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How to successfully harvest and cure your winter squash for peak flavor and storability

You've made it to harvest! The squash is ready to cut from the vine and prepare it for winter storage. 

Cutting Uncle David's Dakota Dessert squash from the vines at Prairie Road Organic Seed

We cut Uncle David's Dakota Dessert winter squash from the vines about the last week of September or early October, when they are full-size and have a deep rich color. Changing color of the “ground spot” from green to yellow, gold or orange is another general indicator of ripeness-- what I mean by that is the part of the squash that is actually laying on the ground will turn yellow to orange. Like this!

Uncle David's Dakota Dessert squash ripe and ready to harvest at Prairie Road Organic Seed

We use a sharp serrated knife to cut the squash from the vine, as opposed to a pruner or bypass cutter. Crushing, damaging, or breaking off the stem can be a point of entry for rot to set in, causing the fruit to breakdown in storage. We cut the stem at least 2” from the fruit.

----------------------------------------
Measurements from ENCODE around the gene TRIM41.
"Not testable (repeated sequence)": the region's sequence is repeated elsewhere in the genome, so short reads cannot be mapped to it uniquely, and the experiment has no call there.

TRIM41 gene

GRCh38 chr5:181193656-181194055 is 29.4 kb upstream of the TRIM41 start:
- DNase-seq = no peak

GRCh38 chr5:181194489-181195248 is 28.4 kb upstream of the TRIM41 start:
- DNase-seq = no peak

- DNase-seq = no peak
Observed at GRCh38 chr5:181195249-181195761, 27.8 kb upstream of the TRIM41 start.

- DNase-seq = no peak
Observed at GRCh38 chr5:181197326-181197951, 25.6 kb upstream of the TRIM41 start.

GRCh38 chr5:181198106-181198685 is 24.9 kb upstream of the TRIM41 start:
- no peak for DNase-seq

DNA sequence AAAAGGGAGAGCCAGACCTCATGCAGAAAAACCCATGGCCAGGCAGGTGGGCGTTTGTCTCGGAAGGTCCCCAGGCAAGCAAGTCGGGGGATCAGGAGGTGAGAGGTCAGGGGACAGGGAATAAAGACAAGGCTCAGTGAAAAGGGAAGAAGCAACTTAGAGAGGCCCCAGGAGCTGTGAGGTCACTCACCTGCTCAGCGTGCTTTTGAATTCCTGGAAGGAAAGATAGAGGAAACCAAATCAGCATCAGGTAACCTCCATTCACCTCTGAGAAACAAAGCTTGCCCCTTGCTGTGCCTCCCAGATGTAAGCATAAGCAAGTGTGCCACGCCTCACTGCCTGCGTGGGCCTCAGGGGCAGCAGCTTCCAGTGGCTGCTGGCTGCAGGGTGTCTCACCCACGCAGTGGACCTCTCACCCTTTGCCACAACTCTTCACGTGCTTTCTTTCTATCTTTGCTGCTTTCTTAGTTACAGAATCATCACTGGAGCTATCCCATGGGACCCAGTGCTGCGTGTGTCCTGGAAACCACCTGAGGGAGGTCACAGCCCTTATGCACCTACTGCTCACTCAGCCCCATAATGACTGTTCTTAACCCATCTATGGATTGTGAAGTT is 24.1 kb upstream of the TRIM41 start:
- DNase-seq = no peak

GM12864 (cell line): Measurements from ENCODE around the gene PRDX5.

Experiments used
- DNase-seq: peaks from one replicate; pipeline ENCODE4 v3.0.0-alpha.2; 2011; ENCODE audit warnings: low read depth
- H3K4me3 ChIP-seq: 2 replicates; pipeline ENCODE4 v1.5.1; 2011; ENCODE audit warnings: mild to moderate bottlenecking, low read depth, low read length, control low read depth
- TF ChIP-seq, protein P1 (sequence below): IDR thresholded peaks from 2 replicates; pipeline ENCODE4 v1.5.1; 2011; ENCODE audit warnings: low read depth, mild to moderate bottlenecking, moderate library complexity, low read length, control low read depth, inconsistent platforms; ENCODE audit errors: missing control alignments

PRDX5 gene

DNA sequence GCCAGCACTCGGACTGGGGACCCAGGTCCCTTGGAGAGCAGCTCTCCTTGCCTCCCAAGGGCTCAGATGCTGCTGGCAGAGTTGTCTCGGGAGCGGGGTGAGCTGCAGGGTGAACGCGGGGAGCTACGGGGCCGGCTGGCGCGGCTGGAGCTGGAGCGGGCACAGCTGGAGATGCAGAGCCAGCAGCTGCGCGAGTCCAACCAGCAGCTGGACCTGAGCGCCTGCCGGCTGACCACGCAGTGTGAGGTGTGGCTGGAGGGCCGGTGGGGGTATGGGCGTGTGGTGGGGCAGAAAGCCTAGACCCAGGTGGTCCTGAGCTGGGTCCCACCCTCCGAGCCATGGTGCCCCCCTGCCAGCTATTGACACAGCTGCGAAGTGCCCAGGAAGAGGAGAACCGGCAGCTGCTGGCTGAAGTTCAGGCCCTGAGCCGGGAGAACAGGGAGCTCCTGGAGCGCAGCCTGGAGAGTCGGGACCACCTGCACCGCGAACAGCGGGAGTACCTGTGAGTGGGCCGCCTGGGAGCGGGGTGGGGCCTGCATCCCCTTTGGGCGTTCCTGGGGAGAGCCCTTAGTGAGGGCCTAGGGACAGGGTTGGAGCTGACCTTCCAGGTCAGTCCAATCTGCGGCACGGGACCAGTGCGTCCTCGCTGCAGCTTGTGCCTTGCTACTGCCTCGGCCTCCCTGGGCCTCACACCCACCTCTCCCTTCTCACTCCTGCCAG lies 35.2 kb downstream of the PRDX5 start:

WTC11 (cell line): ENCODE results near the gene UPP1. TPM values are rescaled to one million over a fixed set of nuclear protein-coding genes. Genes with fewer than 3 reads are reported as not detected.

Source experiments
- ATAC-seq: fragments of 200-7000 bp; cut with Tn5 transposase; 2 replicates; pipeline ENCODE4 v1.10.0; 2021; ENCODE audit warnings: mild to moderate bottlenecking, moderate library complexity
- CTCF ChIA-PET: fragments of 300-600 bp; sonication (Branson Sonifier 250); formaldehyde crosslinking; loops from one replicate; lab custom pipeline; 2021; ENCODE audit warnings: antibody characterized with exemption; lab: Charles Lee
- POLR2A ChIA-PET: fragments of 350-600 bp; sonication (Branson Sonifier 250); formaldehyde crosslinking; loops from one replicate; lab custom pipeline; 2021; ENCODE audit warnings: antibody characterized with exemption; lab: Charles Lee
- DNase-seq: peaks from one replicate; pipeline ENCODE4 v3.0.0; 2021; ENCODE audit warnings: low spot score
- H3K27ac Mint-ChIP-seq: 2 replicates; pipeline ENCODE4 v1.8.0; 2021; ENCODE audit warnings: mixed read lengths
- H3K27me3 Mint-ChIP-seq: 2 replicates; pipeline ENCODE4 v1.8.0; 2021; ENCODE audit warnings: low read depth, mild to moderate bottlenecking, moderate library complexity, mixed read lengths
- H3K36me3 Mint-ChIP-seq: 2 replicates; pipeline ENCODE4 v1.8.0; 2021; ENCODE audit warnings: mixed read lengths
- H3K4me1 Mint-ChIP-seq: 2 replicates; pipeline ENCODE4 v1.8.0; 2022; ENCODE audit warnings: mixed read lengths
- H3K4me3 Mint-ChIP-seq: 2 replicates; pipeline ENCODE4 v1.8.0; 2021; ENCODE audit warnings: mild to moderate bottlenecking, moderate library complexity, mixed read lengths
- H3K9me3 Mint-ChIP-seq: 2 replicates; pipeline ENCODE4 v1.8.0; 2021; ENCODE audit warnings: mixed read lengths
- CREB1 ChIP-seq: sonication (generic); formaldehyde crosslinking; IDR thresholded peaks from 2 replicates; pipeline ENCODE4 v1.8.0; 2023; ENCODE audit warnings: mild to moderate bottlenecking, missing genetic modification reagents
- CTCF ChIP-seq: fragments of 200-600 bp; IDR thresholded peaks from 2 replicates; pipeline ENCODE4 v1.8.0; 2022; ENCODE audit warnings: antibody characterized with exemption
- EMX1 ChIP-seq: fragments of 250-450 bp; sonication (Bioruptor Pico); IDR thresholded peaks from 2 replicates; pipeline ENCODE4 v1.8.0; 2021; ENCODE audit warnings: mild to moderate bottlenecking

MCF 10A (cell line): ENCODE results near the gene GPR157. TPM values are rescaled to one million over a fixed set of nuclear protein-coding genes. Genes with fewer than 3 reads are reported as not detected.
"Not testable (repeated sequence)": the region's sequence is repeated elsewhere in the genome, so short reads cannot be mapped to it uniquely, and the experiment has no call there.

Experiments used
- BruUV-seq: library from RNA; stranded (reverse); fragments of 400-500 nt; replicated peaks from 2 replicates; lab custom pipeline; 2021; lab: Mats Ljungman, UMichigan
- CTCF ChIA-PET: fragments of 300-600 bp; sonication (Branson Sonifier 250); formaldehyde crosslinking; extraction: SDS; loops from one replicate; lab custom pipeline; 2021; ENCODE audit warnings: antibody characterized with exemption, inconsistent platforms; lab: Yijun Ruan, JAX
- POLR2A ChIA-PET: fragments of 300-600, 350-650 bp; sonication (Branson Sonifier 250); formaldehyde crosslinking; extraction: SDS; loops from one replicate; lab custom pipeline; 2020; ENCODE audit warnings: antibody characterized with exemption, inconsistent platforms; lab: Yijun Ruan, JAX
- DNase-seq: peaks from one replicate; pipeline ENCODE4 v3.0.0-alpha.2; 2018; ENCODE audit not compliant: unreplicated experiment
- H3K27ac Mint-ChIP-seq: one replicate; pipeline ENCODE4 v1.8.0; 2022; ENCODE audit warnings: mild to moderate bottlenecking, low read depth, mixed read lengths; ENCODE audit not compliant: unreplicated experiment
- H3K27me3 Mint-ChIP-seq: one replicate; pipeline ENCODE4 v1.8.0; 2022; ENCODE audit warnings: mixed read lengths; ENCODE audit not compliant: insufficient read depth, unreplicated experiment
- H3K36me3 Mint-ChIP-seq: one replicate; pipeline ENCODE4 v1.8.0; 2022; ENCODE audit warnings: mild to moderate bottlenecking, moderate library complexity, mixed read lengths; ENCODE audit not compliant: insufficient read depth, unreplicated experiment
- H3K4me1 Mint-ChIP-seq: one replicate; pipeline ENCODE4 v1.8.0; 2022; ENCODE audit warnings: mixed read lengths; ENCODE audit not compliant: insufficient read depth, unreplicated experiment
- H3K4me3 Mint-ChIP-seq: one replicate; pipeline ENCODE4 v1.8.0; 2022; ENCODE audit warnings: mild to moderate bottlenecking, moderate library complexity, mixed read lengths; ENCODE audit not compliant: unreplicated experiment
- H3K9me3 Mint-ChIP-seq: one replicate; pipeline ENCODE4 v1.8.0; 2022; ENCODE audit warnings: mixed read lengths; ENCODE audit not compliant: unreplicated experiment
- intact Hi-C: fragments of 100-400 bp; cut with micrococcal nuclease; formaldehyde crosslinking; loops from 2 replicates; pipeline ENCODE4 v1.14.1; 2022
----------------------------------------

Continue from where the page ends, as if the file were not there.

Cutting and stacking squash in the patch at Prairie Road Organic Seed

This next step is critical if you want to maximize both flavor and how well your squash stores into the winter. Let the fruit cure after harvest by keeping in a warm (70-85°F is ideal), dry location for at least 10 days up to a month. For us that means the farmhouse garage, which is attached to the house. You could also use a small greenhouse or porch, where it warms up during the day. Don't skip this step!

Toward the end of October, before it really starts cooling down in the garage, we transfer the squash to their winter storage room in the basement. We store them at about 50-55°F with 55-75% relative humidity and good air circulation. It is important not to let the temperature get below 50°F.

Setting the squash to cure at Prairie Road Organic Seed

We closely monitor our cache for any signs of breakdown.  Immediately remove any that are not storing well to avoid inducing any others from following suit. 

We cook our squash from November through February, freezing any excess for use in the spring and early summer months.  It is a favored family holiday treat!

Watch our YouTube video to see the entire process and learn more! Wishing you abundant harvests!  

 

Our best to you, 
Theresa & Dan
Prairie Road Organic Seed